Headed by Urjit Patel, MPC for the fourth straight time kept the repo rate unchanged, at which it lends to the banks, at 6.25 per cent. The reverse repo, at which RBI borrows, will be 6 per cent.
The Reserve Bank on Wednesday left lending rates unchanged citing risks to inflation due to spurt in farm loan waivers by states but raised lending capacity of banks to support economic growth.
The government has been pressing for a cut in interest rates to increase private investment and had sought a meeting with the members of the Monetary Policy Committee, but RBI Governor Urjit Patel said that all of them declined to meet.
Senior officials of the finance ministry were scheduled to meet MPC members on June 1 and 2 but all six members decided against the meeting.
Headed by Patel, MPC for the fourth straight time kept the repo rate unchanged, at which it lends to the banks, at 6.25 per cent. The reverse repo, at which RBI borrows, will be 6 per cent.
"The decision of the MPC is consistent with a neutral stance of monetary policy in consonance with the objective of achieving the medium-term target for consumer price index (CPI) inflation of 4 per cent within a band of +/- 2 per cent, while supporting growth," RBI said in its second bi-monthly monetary policy review for 2017-18.
For the first time one member differed on RBI policy rate decision
Five members were in favour of the monetary policy decision of maintaining the status quo, while Ravindra H Dholakia was not, it said.
The central bank has however slashed the Statutory Liquidity Ratio (SLR) or the percentage of deposits that banks have to park in government securities, by 0.5 per cent to 20 per cent. The move is expected to raise buoyancy in the loans market as banks would have slightly higher funds for lending.
"The current state of the economy underscores the need to revive private investment, restore banking sector health and remove infrastructural bottlenecks. Monetary policy can play a more effective role only when these factors are in place,” it said.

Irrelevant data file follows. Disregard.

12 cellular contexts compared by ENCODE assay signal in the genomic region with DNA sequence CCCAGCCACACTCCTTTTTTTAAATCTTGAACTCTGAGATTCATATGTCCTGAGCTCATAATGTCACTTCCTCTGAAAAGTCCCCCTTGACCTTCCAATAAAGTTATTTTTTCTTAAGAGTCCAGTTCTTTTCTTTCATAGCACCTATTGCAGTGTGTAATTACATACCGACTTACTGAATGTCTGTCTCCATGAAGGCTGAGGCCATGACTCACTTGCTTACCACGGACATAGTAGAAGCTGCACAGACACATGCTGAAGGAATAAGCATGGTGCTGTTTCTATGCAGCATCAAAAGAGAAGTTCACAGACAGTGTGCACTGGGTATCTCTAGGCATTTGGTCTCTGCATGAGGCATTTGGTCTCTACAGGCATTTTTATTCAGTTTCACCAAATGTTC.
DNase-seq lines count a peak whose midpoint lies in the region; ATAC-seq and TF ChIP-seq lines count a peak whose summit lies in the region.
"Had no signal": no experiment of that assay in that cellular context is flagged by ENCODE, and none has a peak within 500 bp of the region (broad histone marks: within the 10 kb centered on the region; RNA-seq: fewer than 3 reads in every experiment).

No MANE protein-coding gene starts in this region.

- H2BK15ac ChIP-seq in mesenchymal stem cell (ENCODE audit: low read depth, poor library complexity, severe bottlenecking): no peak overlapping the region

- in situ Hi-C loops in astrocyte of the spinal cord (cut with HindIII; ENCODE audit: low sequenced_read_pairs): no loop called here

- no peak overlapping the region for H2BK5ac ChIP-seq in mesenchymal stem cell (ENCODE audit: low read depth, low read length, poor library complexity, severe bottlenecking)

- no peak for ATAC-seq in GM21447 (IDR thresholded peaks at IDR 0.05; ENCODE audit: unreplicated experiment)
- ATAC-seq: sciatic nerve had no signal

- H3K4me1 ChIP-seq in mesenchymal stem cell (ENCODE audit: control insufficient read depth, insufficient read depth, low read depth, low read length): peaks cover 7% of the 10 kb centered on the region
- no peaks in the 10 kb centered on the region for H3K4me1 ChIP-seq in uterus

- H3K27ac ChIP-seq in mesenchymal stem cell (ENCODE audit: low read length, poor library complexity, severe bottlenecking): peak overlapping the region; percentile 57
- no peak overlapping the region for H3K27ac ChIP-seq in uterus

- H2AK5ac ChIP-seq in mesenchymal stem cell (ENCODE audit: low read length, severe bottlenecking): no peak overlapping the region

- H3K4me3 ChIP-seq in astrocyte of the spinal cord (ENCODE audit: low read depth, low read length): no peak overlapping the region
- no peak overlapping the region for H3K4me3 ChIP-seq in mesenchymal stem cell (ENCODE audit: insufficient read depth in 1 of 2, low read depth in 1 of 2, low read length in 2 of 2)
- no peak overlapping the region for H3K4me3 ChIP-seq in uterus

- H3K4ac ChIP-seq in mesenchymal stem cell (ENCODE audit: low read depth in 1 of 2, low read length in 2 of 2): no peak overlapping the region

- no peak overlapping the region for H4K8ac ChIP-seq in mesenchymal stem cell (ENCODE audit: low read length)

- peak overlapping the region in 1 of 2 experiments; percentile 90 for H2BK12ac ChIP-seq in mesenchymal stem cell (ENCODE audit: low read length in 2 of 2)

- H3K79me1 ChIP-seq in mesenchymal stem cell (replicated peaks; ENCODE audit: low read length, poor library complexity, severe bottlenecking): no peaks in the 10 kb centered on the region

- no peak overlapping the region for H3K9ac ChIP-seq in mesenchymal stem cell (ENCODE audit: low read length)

On farm loan waivers
RBI raised concerns over the possibility of fiscal slippages due to the farm loan waivers.
Patel said unless that state governments' budgets allow that fiscal space to go in for a loan waiver, it would be risky to tread on that path.
"The risk of fiscal slippages, which by and large can entail inflationary spillovers, has risen with the announcements of large farm loan waivers, the RBI said in its second bi-monthly monetary policy review for 2017-18.
Patel said that the risk of going down the "slippery path" of waiver could dissipate the important gains that the states made in fiscal rectitude over the last 2/3 years.
"Past episodes in our country had shown that when there are significant fiscal slippages they do permeate to inflation sooner or later. So, it is a path that we need to tread very carefully and before it gets out of hand," he said.
On Tuesday, Maharashtra Chief Minister Devendra Fadnavis had said the government will announce a loan waiver before October 31 and about 1.07 crore farmers with less than five acres of land would be eligible for it.
Earlier, in April, the Uttar Pradesh government had waived farm loan worth Rs 36,000 crore and if Maharashtra implements the waiver scheme, it would cost the state exchequer an estimated Rs 30,000 crore.